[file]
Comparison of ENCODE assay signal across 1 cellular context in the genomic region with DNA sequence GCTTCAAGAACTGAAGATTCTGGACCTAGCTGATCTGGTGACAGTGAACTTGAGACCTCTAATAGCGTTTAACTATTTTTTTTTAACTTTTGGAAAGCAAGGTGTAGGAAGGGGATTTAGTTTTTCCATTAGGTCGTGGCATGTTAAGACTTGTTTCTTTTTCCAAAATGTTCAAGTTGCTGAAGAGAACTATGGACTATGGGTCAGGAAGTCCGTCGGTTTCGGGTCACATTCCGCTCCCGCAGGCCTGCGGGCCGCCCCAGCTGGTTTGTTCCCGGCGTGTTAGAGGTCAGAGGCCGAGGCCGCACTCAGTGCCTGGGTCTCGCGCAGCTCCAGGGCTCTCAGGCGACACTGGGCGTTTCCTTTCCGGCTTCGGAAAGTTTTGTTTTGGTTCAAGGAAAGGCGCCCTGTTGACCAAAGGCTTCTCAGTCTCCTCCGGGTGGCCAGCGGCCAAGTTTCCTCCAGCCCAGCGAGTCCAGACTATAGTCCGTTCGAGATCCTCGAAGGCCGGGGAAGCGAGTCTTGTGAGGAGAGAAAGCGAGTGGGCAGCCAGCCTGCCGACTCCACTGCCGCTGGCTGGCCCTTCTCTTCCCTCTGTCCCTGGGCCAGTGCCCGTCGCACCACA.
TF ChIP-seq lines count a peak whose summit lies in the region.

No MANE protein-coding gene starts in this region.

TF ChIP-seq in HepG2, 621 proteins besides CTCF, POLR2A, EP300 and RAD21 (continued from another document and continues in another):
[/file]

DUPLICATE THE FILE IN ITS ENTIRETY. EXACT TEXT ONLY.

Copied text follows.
Comparison of ENCODE assay signal across 1 cellular context in the genomic region with DNA sequence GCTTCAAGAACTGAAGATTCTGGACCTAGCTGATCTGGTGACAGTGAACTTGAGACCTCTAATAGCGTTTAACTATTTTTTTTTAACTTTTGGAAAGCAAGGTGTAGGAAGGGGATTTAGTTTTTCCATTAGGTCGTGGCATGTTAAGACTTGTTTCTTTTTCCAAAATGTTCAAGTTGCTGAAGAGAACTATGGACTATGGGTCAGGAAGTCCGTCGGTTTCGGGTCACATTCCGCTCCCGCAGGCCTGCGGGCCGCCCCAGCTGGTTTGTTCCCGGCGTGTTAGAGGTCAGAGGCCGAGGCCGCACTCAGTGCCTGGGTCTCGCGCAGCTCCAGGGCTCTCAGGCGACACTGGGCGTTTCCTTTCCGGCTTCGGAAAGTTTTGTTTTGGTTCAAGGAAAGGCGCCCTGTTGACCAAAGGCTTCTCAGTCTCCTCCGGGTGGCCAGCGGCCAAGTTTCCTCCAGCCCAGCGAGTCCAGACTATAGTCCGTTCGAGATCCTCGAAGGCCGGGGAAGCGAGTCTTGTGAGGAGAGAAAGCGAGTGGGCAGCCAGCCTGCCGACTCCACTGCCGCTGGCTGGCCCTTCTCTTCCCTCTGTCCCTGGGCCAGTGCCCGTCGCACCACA.
TF ChIP-seq lines count a peak whose summit lies in the region.

No MANE protein-coding gene starts in this region.

TF ChIP-seq in HepG2, 621 proteins besides CTCF, POLR2A, EP300 and RAD21 (continued from another document and continues in another):